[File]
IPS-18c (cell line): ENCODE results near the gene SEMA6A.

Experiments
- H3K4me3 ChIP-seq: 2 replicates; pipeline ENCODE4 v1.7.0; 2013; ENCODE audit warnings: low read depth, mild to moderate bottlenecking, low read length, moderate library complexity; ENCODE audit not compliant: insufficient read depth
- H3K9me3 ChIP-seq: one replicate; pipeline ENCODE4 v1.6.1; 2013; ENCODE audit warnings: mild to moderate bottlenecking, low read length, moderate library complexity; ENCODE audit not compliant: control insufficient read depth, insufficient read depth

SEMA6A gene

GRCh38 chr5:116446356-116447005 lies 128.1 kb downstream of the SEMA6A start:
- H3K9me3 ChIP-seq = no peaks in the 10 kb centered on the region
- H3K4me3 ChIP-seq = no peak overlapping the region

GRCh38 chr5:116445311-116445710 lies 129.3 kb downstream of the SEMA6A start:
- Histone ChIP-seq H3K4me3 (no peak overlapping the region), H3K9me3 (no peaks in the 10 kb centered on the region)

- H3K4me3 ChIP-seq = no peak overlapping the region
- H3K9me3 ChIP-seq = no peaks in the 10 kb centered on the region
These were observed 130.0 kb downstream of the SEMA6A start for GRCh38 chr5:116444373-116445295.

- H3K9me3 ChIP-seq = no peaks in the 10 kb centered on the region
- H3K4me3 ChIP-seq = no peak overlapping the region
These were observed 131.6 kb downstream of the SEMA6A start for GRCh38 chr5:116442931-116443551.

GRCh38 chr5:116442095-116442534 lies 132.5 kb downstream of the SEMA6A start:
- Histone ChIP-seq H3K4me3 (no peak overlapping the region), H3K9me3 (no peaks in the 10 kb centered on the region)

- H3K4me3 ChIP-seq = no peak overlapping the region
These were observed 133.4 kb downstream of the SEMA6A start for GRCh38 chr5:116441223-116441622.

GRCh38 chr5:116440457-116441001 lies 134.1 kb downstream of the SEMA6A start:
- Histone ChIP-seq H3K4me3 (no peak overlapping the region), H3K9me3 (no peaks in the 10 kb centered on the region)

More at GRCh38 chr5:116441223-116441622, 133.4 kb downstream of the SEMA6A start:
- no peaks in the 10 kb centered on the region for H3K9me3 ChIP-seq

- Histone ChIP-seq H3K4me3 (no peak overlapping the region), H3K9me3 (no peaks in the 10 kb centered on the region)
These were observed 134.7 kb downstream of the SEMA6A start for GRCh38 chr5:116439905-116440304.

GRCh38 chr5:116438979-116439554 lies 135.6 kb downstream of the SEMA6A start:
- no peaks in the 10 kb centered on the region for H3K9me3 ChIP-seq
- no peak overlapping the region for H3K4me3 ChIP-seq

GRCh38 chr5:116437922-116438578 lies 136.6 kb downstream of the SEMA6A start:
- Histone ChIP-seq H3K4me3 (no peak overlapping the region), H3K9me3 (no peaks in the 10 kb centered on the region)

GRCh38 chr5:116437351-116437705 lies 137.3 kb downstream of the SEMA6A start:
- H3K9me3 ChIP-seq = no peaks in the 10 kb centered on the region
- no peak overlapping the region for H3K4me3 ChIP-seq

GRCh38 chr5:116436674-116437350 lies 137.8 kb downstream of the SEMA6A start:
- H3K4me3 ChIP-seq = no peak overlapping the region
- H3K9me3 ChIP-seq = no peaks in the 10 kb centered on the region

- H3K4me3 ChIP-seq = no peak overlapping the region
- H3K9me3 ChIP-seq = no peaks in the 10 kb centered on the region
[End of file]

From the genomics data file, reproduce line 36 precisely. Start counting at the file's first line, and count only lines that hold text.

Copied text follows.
- H3K4me3 ChIP-seq = no peak overlapping the region